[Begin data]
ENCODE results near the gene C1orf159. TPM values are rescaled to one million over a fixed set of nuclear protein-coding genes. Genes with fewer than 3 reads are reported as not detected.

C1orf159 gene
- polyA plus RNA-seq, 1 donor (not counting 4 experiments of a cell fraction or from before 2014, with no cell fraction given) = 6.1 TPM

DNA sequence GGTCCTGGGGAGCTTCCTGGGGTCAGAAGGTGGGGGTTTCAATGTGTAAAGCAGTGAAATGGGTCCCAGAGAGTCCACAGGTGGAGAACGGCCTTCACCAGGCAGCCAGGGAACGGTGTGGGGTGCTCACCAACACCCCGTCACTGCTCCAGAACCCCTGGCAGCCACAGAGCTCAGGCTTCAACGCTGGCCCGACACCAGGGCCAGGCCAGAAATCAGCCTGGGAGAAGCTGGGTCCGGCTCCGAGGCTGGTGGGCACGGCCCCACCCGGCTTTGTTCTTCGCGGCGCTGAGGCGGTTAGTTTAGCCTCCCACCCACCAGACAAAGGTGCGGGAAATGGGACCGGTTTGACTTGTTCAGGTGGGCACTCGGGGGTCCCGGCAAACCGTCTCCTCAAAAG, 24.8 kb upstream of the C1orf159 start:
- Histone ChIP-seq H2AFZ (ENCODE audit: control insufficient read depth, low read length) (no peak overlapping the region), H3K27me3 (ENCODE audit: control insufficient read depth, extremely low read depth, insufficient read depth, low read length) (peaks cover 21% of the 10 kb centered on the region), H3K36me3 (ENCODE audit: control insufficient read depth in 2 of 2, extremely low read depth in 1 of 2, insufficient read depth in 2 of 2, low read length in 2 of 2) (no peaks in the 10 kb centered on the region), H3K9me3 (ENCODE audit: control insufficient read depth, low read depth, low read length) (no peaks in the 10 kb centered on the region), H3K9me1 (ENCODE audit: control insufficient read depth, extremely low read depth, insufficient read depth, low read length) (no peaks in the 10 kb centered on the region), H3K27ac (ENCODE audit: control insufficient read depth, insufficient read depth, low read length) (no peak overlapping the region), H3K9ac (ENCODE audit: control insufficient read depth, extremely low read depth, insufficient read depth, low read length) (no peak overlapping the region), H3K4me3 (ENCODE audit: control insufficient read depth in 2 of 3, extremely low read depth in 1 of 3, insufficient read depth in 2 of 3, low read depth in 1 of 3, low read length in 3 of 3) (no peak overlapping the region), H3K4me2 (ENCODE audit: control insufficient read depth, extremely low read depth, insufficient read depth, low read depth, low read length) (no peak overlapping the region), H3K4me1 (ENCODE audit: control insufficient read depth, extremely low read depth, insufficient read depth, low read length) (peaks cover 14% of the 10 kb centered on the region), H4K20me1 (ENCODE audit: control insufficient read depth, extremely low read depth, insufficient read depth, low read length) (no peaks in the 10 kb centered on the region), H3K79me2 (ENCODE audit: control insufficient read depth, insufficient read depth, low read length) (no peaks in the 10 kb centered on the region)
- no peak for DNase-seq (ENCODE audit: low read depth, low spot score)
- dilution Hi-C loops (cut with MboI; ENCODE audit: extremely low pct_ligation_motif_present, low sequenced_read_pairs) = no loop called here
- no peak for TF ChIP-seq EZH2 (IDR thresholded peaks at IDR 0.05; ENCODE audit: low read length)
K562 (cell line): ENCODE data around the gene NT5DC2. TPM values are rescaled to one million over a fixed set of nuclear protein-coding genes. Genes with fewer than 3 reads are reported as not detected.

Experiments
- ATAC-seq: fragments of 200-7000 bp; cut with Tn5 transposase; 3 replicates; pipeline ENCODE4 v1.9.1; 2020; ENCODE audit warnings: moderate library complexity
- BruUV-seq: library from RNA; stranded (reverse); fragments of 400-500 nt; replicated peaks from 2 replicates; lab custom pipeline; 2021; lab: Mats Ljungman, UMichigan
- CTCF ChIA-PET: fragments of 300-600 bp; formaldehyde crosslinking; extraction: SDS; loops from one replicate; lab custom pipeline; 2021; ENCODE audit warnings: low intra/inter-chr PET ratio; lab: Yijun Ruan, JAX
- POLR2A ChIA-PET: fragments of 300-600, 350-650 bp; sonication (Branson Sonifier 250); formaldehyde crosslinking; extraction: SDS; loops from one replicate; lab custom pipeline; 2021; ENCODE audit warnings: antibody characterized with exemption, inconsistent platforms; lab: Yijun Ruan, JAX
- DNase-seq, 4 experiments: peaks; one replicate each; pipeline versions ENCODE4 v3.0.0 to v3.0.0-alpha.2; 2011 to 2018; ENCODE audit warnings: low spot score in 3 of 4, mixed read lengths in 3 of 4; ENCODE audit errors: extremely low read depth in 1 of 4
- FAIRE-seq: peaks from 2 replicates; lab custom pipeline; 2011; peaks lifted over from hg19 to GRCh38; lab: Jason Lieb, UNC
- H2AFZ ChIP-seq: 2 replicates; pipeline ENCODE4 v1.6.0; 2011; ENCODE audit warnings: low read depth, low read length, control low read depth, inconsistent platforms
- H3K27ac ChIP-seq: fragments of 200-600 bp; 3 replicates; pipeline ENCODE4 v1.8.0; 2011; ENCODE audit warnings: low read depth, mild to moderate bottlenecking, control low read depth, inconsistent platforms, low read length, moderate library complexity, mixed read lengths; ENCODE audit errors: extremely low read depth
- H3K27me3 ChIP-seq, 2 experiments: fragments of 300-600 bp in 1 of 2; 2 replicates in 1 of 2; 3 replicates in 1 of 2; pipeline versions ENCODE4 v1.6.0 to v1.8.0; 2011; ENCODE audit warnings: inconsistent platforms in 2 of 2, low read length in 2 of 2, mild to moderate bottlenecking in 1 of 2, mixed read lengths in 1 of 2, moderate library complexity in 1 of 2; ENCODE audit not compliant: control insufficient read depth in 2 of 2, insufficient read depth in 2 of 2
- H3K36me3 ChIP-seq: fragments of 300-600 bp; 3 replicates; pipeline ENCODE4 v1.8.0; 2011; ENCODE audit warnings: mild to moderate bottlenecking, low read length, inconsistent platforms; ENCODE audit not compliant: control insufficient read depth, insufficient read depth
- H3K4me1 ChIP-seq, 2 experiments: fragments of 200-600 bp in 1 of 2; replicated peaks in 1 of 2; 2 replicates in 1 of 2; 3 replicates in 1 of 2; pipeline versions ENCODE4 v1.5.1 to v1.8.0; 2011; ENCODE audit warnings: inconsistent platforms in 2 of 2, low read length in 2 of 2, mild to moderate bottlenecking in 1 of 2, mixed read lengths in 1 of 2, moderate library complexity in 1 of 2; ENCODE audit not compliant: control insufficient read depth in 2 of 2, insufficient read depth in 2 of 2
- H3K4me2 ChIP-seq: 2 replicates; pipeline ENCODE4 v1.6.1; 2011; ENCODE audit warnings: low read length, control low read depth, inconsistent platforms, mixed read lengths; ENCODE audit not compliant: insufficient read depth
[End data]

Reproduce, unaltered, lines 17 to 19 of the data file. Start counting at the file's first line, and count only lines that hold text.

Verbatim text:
- H2AFZ ChIP-seq: 2 replicates; pipeline ENCODE4 v1.6.0; 2011; ENCODE audit warnings: low read depth, low read length, control low read depth, inconsistent platforms
- H3K27ac ChIP-seq: fragments of 200-600 bp; 3 replicates; pipeline ENCODE4 v1.8.0; 2011; ENCODE audit warnings: low read depth, mild to moderate bottlenecking, control low read depth, inconsistent platforms, low read length, moderate library complexity, mixed read lengths; ENCODE audit errors: extremely low read depth
- H3K27me3 ChIP-seq, 2 experiments: fragments of 300-600 bp in 1 of 2; 2 replicates in 1 of 2; 3 replicates in 1 of 2; pipeline versions ENCODE4 v1.6.0 to v1.8.0; 2011; ENCODE audit warnings: inconsistent platforms in 2 of 2, low read length in 2 of 2, mild to moderate bottlenecking in 1 of 2, mixed read lengths in 1 of 2, moderate library complexity in 1 of 2; ENCODE audit not compliant: control insufficient read depth in 2 of 2, insufficient read depth in 2 of 2